When Petty Jenkins’ original Wonder Woman film debuted in the Summer of 2017, it was a welcome change from the rest of the DC Extended Universe films produced by Zach Snyder. That film’s unabashed take on superheroes wasn’t cynical or edgy. It was heartfelt and inspiring. Though the film’s final act fell into the same troupes as the rest of the Synder-controlled universe, its positives far outshined any negatives. The No-Man’s Land sequence stands as one of the most fantastic single scenes in the genre’s now-extensive history. High expectations for the sequel, combined with a shifting release date due to the Covid-19 pandemic, made Wonder Woman 84 one of the year’s most anticipated films.
With its big-budget, dynamic cast, and high hopes, the film is positioned as the beleaguered HBO Max service jewel. Despite its wondrous visuals and stellar performances, the movie is a bloated, aimless mess.
The film opens in Themyscira, the homeland of the Amazons. Young Diana is engaged in an elaborate contest featuring obstacle courses, horse riding, and archery. The audience isn’t told why this is happening, but we do see that Diana is winning. Despite taking a short cut during the race, she’s poised to defeat the other competitors, who are all significantly older than her. As Diana is about to cross the finish line, she is tackled by her aunt, Antiope (Robin Wright), who blasts her for cheating. The sequence is more than five minutes long, looks impressive but completely lacks a narrative other than a moral of “tell the truth.”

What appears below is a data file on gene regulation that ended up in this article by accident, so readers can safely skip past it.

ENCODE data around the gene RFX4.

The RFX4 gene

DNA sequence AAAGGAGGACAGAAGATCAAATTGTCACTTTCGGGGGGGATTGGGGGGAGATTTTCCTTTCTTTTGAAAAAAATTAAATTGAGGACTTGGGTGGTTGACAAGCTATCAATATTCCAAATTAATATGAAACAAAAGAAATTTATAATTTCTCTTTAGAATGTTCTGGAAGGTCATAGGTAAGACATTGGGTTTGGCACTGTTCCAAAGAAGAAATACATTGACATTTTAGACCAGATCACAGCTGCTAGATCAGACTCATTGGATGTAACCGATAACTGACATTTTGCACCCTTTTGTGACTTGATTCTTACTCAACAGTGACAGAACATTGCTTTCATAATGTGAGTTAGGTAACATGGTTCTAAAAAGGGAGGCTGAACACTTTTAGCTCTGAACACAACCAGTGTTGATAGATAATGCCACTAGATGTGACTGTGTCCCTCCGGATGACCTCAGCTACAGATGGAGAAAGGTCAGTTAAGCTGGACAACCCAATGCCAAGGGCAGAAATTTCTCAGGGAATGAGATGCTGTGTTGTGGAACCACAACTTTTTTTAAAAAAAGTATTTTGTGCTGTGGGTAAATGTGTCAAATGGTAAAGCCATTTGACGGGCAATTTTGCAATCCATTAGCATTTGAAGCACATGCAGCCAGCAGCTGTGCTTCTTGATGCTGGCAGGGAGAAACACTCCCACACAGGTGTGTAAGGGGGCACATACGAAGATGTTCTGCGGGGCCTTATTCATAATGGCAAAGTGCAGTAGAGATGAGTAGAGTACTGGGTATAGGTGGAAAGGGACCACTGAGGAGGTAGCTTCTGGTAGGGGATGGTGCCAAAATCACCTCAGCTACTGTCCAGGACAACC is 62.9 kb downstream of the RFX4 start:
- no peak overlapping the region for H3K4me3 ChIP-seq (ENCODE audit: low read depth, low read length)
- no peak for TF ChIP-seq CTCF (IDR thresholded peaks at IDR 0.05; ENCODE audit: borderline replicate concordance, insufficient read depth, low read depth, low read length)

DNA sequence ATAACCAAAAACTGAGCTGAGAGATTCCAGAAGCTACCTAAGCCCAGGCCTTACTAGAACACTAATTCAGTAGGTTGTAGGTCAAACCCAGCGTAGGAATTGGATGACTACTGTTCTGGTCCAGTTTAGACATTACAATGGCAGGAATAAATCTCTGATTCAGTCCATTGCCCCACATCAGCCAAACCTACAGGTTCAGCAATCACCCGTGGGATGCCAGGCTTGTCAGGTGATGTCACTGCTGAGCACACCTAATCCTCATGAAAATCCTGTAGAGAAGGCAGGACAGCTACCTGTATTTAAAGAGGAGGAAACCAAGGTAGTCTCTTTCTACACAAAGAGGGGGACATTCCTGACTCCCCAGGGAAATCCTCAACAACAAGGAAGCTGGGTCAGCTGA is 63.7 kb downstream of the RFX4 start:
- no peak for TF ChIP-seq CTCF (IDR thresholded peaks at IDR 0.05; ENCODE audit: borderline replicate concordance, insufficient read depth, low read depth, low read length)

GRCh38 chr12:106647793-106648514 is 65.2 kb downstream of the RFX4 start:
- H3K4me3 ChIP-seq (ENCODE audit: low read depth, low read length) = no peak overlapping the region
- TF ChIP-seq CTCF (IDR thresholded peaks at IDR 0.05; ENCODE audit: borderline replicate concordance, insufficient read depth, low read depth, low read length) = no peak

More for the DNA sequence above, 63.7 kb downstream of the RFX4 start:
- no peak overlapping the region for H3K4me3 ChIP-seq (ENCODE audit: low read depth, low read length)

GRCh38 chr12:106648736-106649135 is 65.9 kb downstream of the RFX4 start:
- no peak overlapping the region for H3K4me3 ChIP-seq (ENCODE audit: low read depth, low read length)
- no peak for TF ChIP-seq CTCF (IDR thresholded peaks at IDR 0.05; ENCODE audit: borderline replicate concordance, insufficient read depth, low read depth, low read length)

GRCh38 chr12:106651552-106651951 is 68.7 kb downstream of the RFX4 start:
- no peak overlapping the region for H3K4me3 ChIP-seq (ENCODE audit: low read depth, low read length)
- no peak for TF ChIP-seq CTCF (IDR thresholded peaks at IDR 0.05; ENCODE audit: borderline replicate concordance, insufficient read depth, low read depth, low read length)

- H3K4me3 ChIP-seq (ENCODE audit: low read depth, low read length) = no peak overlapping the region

This is immediately followed by a band of inept jewel thieves robbing a mall jewelry store that is secretly a front for some sort of black market antiquity dealer in 1984. When caught, one of the criminals decides his only way out is to toss a young girl over the railing and letting her tumble to her death (why?). Wonder Woman (Gal Gadot) shows up and takes out the bad guys. The scene a fun look at mid-80s mall culture but seems to only exist for that reason. We’re now twelve minutes into the film with two beautiful action sequences that haven’t established the two-and-a-half-hour movie’s actual story.
This aimless direction dominates the film. Diana Prince has no real reason to be in the story other than just so happening to work at the Smithsonian when a magic stone with the power to grant wishes at a cost happens to show up. Diana is continuously reacting to what’s happening around her rather than driving the story herself. It isn’t until the film’s third act where Diana’s hero journey begins. We’re an hour forty-five minutes into the movie at that point.
Instead of the main character driving the story, Maxwell Lord (Pedro Pascal) is the movie’s real protagonist. He’s a con artist who’s bilked countless investors in his failed oil scheme. Lord is tired of faking it until he makes it and steals the magic rock. What the stone exactly is, how it was created or why it was here in 1984, Washington DC isn’t important enough to the film’s focus. Nor are the rules established by the wishing stone. We’re told but not shown much of this maguffin. Things happen, and we figure them out as the movie goes along.